DET@SEA: Zunino catches Romine stealing, ends frame

ST. PETERSBURG -- Moments after the Mariners pulled out a 5-0 victory on Sunday, in which Felix Hernandez struck out a career-best 15 batters and Seattle rallied with five runs in the top of the ninth, manager Lloyd McClendon stopped his postgame media session before it even began so he could talk about a player who'd gone 0-for-4.

"We talk about offense all the time, but today my catcher was outstanding and probably saved the game for us," McClendon said of Mike Zunino. "He blocked his butt off. He did a tremendous job. Sometimes that goes unnoticed, but he was pretty darn good back there.

"No hits, but he won a game for us. That's pretty good."

Part of Hernandez's strikeout prowess is due to having a catcher he trusts to block his wicked changeups and sinkers in the dirt in any situation, including some precarious pitches with Tampa Bay's potential go-ahead runner perched on third in Ben Zobrist in the seventh inning.

Hernandez struck out the side in that frame, the last two with Zobrist just 90 feet from home, finishing his 15-strikeout day before McClendon replaced him with Yoervis Medina.

"He's pretty good," Hernandez said with a smile, when asked about his young batterymate. "This was one of those days when I threw everything I could and knew he'd stop it. I have a lot of confidence in Mike."

And that is music to the ears of Zunino, who prides himself on his defense. Zunino has caught all 14 of Hernandez's starts this year and has provided plenty of support with the bat, hitting .340 (17-for-50) with five home runs, nine extra-base hits, 10 runs and 13 RBIs in those games.

But defense is where Zunino earns his keep, and he knows that better than anyone.

"To me, there should be no ball getting behind me or to the side," Zunino said. "I want to keep everything in front of me, because it gives these guys trust they can throw any pitch in any count."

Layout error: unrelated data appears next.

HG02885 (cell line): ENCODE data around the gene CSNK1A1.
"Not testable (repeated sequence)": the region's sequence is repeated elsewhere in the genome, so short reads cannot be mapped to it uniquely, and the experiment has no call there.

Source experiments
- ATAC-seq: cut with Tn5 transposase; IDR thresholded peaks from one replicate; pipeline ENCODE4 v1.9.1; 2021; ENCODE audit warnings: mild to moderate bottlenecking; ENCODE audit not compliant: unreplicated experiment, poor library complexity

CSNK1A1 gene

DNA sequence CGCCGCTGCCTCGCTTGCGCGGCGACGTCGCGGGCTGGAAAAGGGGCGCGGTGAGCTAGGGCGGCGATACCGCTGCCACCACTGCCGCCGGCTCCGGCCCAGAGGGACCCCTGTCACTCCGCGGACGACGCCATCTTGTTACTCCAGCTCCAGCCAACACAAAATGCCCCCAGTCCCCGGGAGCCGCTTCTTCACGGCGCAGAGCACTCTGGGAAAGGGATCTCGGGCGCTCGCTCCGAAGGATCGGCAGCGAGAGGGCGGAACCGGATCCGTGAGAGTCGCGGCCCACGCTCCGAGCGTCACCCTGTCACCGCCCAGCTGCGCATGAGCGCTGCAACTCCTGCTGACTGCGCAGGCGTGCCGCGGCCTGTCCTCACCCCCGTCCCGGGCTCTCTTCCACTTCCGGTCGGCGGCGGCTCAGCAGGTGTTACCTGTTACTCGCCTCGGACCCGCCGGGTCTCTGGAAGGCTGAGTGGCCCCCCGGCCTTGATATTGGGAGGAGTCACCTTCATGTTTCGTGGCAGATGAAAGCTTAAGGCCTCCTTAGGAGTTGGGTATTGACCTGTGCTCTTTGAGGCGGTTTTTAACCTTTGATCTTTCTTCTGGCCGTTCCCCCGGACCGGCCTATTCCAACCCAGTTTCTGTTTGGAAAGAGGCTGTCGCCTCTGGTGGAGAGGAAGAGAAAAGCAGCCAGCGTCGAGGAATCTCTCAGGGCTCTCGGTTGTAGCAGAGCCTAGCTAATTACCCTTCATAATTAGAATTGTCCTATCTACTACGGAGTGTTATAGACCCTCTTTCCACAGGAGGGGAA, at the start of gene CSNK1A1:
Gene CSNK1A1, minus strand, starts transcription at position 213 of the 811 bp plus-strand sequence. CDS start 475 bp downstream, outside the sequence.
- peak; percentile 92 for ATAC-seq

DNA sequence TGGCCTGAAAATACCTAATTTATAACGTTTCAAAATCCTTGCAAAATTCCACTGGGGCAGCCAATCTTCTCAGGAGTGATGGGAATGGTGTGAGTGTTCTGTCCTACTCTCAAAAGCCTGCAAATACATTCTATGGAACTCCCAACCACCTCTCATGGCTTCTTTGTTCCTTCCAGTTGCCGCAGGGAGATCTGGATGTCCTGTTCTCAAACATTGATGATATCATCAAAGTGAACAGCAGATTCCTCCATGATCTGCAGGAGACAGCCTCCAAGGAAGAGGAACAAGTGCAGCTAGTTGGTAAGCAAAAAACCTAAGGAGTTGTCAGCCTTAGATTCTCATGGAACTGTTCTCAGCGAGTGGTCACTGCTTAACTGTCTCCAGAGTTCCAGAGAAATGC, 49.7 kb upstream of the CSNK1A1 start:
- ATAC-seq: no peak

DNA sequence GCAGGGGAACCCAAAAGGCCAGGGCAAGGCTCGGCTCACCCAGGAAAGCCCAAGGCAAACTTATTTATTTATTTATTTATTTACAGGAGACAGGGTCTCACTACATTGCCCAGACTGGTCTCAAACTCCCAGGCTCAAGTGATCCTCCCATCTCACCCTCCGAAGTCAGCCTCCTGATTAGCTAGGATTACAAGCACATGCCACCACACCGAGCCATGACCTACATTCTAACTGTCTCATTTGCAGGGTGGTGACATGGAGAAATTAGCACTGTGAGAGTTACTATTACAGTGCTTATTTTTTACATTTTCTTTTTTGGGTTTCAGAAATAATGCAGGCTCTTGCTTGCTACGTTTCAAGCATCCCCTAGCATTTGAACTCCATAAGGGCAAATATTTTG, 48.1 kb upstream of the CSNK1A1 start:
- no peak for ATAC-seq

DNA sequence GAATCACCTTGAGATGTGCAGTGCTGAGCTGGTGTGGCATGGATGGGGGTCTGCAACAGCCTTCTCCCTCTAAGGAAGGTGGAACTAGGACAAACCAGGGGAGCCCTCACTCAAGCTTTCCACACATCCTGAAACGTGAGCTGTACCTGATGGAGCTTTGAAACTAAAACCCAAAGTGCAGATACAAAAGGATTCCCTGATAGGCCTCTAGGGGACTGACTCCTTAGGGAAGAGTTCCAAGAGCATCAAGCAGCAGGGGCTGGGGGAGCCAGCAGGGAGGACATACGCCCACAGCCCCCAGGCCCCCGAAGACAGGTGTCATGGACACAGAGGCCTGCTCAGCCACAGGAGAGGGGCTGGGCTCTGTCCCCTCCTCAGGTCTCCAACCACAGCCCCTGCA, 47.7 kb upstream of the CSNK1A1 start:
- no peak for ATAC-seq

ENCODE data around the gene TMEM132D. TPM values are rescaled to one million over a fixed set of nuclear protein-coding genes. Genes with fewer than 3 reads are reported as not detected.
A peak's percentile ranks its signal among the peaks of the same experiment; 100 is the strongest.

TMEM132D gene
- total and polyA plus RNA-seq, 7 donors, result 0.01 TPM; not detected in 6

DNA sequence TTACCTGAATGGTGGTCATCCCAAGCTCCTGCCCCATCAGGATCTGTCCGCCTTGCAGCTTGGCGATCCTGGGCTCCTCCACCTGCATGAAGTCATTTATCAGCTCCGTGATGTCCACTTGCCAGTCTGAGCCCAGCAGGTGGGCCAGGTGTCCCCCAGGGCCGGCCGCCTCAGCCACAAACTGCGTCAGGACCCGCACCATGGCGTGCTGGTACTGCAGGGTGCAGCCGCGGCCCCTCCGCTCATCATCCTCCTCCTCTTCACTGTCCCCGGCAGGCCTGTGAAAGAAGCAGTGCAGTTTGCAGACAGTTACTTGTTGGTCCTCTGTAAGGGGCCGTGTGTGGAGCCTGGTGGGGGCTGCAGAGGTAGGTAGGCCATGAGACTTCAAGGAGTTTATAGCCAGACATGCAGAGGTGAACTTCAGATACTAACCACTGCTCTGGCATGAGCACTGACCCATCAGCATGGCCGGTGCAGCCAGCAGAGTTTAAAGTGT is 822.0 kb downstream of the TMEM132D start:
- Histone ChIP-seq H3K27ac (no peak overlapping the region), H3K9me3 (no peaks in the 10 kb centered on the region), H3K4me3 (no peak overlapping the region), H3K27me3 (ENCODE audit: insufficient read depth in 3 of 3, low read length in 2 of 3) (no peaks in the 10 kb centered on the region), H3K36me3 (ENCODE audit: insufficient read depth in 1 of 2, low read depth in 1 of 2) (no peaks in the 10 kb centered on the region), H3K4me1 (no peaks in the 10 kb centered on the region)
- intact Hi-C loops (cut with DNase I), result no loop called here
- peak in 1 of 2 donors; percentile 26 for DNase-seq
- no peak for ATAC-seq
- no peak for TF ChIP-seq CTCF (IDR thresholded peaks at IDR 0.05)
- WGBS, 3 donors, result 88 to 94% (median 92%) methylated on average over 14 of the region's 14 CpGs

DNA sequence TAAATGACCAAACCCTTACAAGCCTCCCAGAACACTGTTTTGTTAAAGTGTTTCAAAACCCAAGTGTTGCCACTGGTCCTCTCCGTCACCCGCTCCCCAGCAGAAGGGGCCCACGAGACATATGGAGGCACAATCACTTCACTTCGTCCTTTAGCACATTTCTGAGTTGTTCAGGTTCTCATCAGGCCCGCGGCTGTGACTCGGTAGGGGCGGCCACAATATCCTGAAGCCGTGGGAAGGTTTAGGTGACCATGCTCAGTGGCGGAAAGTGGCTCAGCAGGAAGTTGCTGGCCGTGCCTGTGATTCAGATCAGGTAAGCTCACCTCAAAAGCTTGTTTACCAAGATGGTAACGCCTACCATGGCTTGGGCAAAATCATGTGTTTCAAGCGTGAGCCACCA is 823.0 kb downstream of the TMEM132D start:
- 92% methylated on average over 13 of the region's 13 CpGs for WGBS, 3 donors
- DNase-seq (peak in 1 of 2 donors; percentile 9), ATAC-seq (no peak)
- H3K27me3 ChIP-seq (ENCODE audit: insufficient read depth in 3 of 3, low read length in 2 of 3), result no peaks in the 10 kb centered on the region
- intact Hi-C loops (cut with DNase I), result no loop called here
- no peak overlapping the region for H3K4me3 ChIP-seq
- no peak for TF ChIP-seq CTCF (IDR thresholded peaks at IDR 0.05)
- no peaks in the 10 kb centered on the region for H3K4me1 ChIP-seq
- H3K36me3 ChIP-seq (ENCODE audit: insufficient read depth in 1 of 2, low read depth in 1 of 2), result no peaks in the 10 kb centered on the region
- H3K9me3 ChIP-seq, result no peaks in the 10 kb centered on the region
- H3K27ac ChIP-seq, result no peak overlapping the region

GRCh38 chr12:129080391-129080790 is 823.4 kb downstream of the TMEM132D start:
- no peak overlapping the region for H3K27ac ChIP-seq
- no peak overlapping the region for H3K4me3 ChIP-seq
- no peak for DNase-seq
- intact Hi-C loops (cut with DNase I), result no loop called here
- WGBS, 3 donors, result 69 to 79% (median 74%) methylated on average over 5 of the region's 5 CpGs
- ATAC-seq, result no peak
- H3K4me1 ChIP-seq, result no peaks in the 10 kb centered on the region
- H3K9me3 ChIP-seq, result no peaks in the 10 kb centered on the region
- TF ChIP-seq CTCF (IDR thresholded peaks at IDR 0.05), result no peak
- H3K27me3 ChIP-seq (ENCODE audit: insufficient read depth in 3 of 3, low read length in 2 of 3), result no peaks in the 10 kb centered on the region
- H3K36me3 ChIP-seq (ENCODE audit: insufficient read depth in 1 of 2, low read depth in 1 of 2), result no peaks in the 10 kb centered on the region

There is an extra degree of difficulty in that department when Hernandez is on the mound, with his array of pitches that dive at the last moment.

"It definitely keeps you on your toes, but the more I catch him, the more I get an idea of what he wants to do and how balls move at certain times and just how he works," said Zunino. "The more I catch him, I seem to learn something new about him every day. Hopefully we can really fine tune everything and keep everything going the right direction."

Iwakuma must wait to face former teammate Tanaka

SEA@ATL: Iwakuma leads Mariners to fifth straight win

ST. PETERSBURG -- A much-anticipated matchup between Yankees rookie sensation Masahiro Tanaka and Mariners All-Star right-hander Hisashi Iwakuma won't take place Tuesday at Safeco Field after the Yankees switched up their rotation following a Monday rainout in Kansas City.

The two former Japanese teammates had been slated to meet for the first time in their careers in a game even Mariners manager Lloyd McClendon was eager to see.

"That's a matchup I would pay to see, and I hope the ballpark is packed, because I think that's going to be a dandy," McClendon said before the Yankees switched up their plans for the 7:10 p.m. PT series opener.

Iwakuma and Tanaka were teammates with the Rakuten Golden Eagles from 2007-11 during Iwakuma's last five years in Japan. Iwakuma is eight years older, at 33, and he helped groom Tanaka as the phenom was just getting started in professional ball. So the Mariners standout was eager as well about the expected duel.